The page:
Created | Updated Mar 21, 2016
Since 1902, the Marmite Food Extract Company has been hard at work offering their patented yeast extract to their adoring public. Marmite1 is a product equally loved and loathed by the UK public. Some people can't live without it, while others think it is disgusting goo. Viscous in consistency, it is deceptively like crude oil in appearance. Indeed, this is what many would claim it to be, if it were not for the ingredients list. After all, the main ingredient for Marmite is spent brewer's yeast. How on earth the inventor decided that spreading fungus on a piece of toast may in fact taste quite nice is a mystery. However, considering that it is a byproduct of the fermentation of sugars into alcohol, one theory is that the inventor was drunk, and it probably seemed like the right thing to do at the time.
It's believed that Marmite is partially responsible for helping many soldiers overseas during the First and Second World Wars in combating diseases caused by vitamin deficiency. Indeed, it's one of those many food items in existence that mothers tell their children is good for them. Parents are well aware of the benefits of a vitamin-enriched diet for their children, which probably accounts for the high level of sales of this product: reaching well over 23 million by the 1990s.
What's in Marmite?
Yeast Extract - The extract of a fungus often used to ferment sugar to produce alcohol and carbon dioxide. The gas makes bread rise. In pure form, smells awful.
Sodium Chloride - aka salt. Nice on chips. Essential part of human diet. Comes from the sea, or underground deposits (from very old seas).
Vegetable Extract - Well, er... it's vegetables, right, and they take stuff from them...
Niacin - A nicer way of saying Nicotinic acid - which is a poncy way of saying part of the Vitamin B complex (Vitamin B3).
Thiamin - Vitamin B1. Useful for Glycosis - part of respiration. Not that it matters.
Spice2 Extracts - Well, they got these spices, right, and they sort of extracted bits out of them...
Riboflavin - Vitamin B2 - The manufacturers are obviously trying to pretend that their product is not mostly constructed of Vitamin B by using long words.
Folic Acid - Again, it's just another type of Vitamin B.
Vitamin B12 - This ingredient is pretty self-explanatory. They must have run out of fancy Vitamin B words. Needed for producing proteins, red blood cells.
Marmite is very potent stuff. It doesn't appear to contain much food, and the food it does contain is only the extract. Although over 50% of its ingredients are Vitamin B spelled in different ways, please bear in mind that the quantities differ - ie you are not consuming a jar of Vitamin B, but mostly vegetable, yeast and spice extracts with a small quantity of B Vitamin variants.
Why Eat it?
You will notice that, if you concentrate too hard on your Marmite consumption, it isn't actually very nice, if eaten on its own. Even so, for some people it could be considered to have addictive properties.
Vegetarians also know its advantages, and the fact it's 100% veggie based is further encouragement. Some Marmite slapped in between two slices of bread is an automatic veggie meal. And the overabundance of vitamins is yet another reason.
How to Eat Marmite
If Marmite is applied correctly, and the base is prepared properly, it is delicious. But it is a common mistake, especially of children and of inexperienced users, to apply Marmite thickly to bread as if it were jam or honey.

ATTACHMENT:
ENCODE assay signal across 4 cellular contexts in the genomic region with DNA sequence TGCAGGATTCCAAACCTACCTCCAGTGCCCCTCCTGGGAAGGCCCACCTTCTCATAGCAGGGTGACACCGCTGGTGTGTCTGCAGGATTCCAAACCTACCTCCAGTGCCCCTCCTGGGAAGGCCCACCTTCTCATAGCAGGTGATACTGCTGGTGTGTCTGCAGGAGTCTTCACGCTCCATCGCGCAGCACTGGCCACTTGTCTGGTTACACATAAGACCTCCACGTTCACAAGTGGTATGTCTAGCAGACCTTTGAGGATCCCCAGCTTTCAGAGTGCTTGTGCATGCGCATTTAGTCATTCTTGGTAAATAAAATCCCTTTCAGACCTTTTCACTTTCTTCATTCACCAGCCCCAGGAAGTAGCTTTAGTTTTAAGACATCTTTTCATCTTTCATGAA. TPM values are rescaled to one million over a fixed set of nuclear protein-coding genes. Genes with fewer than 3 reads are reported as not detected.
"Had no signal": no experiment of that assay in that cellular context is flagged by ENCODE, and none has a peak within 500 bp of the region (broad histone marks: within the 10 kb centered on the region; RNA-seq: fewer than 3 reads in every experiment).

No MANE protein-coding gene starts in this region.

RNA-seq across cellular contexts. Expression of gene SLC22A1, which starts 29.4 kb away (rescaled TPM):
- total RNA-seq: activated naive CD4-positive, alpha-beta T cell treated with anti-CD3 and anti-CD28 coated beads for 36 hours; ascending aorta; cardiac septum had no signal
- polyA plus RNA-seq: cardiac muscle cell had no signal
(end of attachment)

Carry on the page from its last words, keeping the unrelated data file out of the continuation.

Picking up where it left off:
This is a very, very bad idea. One Researcher did not eat Marmite for years, as his first experience of the substance was being forced to eat it, in a normal sandwich, spread so thick you could find the bodies of dinosaurs lying at the bottom. The overwhelming taste put him off completely.
So without further ado, here is the proper way in how to eat Marmite without suffering as that Researcher did.
Only use white bread.
Toast the bread. No-one likes eating Marmite in a normal sandwich. As low-grade white bread is usually slightly damp, toasting is always advisable when using it in conjunction with any spread.
Butter the toast when it is still hot. This way, the butter melts into the toast making it slightly mushy on top. Use spreadable butter because it melts faster and more easily (but not margarine, as this ruins the taste).
Apply the Marmite thinly at first, until the whole of the buttered area is coated. Leaving small gaps randomly is advisable.
Continue to apply until the Marmite-saturation level is to your particular taste (this may take practice, but the rewards are great). In future preparation, you may wish to try adjusting the proportion of butter to Marmite, until the levels are to your satisfaction.
Make sure you do not spend too long applying the Marmite to your toast: prolonged exposure to the butter will cause the toast to go soggy. You need to aim for a buttery top, but the toast must remain crisp.
Do not, under any circumstances, apply the butter and Marmite to cold toast. Eating Marmite on cold toast with unmelted butter is quite, quite revolting.
How to Get the Last Bit of Marmite Out of the Jar
Marmite jars have very deep 'shoulders' which means that it's very difficult to get the last bit out. Of course, the manufacturers could redesign the jar, but Marmite packaging is a design icon, up there with Heinz Tomato Ketchup and Coca Cola bottles.
By all means, get the last bit out with your finger, but do not be tempted to lick your digits like you would if you were getting the last bit out from a peanut butter jar, unless you really, really like Marmite and have a high tolerance for very strong flavours which are likely to make your eyes water. Another option is to find a bendy knife. Or you could pour in a little boiling water into the jar, put on the lid, shake, dispense into a mug, add more hot water for a warming nourishing wintery drink that tastes of Marmite-flavoured crisps (oh yes, there is such a thing).